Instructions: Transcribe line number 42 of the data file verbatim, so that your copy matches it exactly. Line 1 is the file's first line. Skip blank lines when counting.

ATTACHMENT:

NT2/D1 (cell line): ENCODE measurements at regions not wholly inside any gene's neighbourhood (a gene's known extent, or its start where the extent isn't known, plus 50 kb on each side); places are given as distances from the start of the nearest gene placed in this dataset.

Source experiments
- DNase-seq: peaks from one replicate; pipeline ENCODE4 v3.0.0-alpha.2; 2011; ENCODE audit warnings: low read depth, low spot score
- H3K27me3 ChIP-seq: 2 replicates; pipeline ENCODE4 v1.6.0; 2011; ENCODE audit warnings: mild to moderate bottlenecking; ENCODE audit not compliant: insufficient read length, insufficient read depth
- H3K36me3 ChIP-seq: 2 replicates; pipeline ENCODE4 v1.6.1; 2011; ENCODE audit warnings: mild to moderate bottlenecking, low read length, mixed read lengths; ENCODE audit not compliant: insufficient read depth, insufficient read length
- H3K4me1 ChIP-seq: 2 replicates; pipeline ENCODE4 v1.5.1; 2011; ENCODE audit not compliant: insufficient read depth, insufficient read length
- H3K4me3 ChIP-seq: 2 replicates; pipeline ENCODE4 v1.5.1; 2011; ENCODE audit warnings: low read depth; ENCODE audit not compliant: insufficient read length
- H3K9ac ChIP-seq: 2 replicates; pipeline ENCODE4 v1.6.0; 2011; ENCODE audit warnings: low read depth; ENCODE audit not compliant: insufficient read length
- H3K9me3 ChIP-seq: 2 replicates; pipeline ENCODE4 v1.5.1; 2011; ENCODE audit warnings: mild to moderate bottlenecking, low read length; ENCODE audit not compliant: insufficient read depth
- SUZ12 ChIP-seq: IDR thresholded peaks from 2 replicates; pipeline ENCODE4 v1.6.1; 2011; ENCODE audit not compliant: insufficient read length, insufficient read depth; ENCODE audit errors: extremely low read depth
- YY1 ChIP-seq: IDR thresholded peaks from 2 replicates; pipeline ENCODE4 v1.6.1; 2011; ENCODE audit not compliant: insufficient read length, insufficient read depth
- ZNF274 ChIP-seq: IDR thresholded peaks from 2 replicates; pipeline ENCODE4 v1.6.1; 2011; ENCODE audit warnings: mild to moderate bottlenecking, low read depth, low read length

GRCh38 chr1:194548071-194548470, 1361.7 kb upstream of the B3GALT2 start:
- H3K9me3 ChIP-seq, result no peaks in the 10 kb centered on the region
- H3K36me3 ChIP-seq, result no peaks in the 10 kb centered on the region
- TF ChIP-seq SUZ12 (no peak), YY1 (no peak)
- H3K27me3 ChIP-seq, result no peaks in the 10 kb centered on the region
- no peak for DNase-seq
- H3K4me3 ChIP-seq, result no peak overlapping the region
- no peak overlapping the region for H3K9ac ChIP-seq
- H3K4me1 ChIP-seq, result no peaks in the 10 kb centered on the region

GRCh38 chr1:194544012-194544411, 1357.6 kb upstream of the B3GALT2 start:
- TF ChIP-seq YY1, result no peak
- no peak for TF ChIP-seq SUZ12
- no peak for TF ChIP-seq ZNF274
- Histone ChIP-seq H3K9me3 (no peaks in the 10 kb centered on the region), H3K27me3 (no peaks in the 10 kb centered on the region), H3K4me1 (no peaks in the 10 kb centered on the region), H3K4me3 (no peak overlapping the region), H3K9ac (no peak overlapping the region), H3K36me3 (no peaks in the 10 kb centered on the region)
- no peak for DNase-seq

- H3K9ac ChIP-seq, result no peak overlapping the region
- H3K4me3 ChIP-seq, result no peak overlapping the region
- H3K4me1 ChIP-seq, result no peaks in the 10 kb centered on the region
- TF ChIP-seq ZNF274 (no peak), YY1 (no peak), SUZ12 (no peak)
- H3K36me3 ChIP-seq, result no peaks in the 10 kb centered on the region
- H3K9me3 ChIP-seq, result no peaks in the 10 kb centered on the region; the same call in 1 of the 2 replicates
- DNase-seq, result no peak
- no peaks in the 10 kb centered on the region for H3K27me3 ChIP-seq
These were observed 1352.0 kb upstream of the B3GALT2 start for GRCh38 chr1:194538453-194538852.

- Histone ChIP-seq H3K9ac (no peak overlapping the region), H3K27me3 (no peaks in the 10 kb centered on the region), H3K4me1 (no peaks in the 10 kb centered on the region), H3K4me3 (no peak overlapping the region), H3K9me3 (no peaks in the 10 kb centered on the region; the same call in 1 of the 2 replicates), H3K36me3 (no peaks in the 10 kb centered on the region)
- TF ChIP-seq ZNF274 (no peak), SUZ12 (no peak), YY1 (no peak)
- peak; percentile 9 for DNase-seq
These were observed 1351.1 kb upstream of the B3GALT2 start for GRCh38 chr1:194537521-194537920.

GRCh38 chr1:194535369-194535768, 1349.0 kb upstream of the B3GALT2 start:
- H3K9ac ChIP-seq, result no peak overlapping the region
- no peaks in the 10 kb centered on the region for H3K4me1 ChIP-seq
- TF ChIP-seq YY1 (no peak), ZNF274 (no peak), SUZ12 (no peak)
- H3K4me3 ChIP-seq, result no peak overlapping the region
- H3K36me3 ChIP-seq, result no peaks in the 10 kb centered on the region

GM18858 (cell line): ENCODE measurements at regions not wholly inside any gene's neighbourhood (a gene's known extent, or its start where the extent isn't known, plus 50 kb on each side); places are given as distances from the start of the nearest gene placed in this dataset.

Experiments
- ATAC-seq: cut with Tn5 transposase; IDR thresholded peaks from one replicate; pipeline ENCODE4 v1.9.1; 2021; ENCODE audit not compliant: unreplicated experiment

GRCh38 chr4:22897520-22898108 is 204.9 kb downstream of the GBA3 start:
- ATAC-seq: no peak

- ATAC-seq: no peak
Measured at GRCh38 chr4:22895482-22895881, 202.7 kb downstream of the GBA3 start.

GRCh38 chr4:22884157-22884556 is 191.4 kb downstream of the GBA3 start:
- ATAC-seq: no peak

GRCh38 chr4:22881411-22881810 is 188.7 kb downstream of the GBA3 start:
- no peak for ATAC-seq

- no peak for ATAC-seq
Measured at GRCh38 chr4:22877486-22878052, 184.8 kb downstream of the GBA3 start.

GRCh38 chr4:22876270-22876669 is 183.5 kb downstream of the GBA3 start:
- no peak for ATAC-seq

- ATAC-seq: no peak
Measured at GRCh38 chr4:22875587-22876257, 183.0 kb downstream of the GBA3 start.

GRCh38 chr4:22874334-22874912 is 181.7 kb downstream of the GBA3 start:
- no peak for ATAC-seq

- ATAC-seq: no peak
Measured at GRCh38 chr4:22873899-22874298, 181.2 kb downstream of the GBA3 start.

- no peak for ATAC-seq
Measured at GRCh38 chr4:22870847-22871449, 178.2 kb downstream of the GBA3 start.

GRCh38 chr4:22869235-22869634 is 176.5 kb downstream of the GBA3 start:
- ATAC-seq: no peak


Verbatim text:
- H3K9ac ChIP-seq, result no peak overlapping the region